Find guidance on how to manage damage from strong winds and hail when tassels are just starting to become visible or when corn has partially or completely been pollinated.
Damage can include loss of leaf area and stem bruising from hail stones, along with root lodging and stalk breakage from high winds.
Damaged caused by wind and hail
Unfortunately, corn is more susceptible to loss of leaf area from hail at tasseling and silking than at any other time in its life cycle. In general, completely losing the leaf area at this stage results in losing nearly 100 percent of yield.
Once tassels have emerged, the plant has completed its vegetative growth. This means all leaves have emerged. So, if exposed leaves are damaged, no new leaves can replace the damaged ones.
There has not been any grain fill at this point. Losing leaf area before grain fill means there will be less leaf area available to intercept the sunlight that’s needed to fill the grain. In contrast, yield reductions associated with leaf loss after grain fill has begun will be less extreme because the lost leaf area would have already contributed to grain fill.
Stem-bruised regions on the stalk are an entry point for bacterial infection and leave the plant more susceptible to future stalk breakage. If your field has considerable stem bruising, harvest it early to minimize the amount of stalks that break below the ear prior to harvest.
Hail damage increases few corn diseases in Minnesota, with the exception of common smut, Goss’s leaf blight and wilt and, possibly, stalk rots. Foliar fungicides do not effectively manage any of these diseases.
Published research results indicate that applying fungicides to hail-damaged corn offers no significant benefit. First, in a replicated study done over two years in Illinois with simulated hail damage, foliar fungicides did not significantly reduce disease or increase yield in corn damaged by simulated hail.
In another replicated study done with simulated hail damage over three years at three locations in Iowa, foliar fungicides also did not significantly decrease disease or increase yields in plots with different levels of simulated hail damage.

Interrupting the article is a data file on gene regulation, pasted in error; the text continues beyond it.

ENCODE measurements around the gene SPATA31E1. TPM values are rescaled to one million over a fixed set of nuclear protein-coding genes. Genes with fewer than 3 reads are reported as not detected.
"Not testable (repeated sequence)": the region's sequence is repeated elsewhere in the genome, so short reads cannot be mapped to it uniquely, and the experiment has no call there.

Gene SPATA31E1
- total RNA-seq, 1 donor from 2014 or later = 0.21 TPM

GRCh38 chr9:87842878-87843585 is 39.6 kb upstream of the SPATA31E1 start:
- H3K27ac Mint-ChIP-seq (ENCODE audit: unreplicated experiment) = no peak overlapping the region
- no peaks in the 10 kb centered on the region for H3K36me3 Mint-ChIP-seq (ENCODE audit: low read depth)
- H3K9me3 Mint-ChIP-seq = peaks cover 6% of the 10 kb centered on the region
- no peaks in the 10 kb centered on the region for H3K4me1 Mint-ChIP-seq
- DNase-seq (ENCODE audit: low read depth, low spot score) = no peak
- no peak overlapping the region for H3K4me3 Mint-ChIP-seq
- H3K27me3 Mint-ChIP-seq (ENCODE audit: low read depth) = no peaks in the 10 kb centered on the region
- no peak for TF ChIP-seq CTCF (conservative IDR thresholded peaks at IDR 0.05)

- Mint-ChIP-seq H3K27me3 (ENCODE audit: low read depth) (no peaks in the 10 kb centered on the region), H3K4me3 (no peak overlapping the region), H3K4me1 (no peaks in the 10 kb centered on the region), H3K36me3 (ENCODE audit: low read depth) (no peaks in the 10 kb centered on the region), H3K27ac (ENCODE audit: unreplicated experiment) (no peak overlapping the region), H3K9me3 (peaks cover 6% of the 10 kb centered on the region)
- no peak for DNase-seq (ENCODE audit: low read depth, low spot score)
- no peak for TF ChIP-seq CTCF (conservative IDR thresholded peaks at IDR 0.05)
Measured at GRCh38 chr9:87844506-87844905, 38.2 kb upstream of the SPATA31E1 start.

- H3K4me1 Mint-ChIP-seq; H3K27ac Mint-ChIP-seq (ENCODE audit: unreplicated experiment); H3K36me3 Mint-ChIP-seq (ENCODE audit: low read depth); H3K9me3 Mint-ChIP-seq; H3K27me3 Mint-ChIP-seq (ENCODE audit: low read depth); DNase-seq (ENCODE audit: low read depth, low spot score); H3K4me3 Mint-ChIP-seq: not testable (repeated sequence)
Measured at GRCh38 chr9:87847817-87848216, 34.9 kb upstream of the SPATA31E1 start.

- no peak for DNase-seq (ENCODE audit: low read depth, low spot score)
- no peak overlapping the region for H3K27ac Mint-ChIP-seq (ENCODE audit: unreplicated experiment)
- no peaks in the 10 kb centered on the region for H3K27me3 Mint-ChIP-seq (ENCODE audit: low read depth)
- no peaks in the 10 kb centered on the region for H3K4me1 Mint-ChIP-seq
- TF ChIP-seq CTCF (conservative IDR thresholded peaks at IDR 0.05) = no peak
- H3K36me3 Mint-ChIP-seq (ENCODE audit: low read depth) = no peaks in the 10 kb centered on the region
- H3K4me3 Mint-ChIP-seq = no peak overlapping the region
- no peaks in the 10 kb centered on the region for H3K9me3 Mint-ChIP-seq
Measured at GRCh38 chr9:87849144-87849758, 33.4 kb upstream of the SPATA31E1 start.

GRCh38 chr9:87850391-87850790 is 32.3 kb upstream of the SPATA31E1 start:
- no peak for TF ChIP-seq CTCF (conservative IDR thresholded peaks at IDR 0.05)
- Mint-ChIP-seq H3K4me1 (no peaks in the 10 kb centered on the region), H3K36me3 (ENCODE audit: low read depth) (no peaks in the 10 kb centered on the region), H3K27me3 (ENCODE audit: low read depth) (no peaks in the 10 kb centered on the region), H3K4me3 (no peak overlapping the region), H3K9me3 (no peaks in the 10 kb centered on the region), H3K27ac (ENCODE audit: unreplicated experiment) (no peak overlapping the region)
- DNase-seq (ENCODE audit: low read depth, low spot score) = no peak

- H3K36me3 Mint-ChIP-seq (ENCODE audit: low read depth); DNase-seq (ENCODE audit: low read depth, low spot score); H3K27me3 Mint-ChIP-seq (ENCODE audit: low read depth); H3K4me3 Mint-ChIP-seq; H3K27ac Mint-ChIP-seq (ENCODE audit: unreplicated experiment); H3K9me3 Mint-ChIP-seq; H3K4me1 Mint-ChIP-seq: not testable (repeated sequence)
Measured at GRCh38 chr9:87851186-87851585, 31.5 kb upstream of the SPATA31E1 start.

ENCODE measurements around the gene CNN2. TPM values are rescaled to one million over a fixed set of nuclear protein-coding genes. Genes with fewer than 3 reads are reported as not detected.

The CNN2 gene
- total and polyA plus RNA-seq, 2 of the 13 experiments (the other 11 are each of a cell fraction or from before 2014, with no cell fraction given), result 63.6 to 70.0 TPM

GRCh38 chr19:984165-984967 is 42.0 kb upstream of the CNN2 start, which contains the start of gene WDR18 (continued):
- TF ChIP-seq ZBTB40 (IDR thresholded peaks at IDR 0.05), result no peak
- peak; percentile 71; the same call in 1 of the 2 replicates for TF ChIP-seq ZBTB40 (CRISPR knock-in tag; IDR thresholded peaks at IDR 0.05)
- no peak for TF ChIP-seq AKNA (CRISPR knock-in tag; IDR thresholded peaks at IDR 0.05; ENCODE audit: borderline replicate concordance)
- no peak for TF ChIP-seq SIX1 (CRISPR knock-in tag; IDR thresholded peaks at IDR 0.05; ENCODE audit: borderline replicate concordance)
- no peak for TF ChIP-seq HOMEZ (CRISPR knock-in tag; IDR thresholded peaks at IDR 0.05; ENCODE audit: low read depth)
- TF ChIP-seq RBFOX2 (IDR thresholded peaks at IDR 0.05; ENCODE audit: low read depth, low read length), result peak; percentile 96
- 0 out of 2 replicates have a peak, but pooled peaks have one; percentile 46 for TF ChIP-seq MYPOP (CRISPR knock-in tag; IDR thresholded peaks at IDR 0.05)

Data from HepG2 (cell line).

Finally, crop consultants and producers have reported that when they applied fungicides to corn following hail damage in west central and south central Minnesota, there was no notable decrease in disease or increase in yield with the fungicide applications.
While University of Minnesota researchers were conducting a corn planting date study in Waseca, a storm reportedly blew over a semi on Interstate 35.
The study examined corn planted on April 30, May 14 and May 28 with plant densities ranging from 16,000 to 44,000 plants per acre within each planting date. Regardless of plant density, plants in the first two planting dates were standing straight.
However, wind-induced root lodging (plants leaning more than 45 degrees) was considerable in the corn planted on May 28, especially in plots with high plant densities. This was likely due to a lack of adequate brace roots for support.
Impact on yield
While root-lodged plants are expected to “knee up” and result in stalks with a goose-neck appearance, we expect yield to reduce somewhat due to root lodging alone.
In 1985 and 1986 in Arlington, researchers simulated root lodging on three corn hybrids by saturating the soil and pushing stalks over at the base so the stalk angle was 20 to 30 degrees from the soil surface. Averaged over the three hybrids, grain yield reduced by 14 to 24 percent, but grain moisture at harvest was unaffected.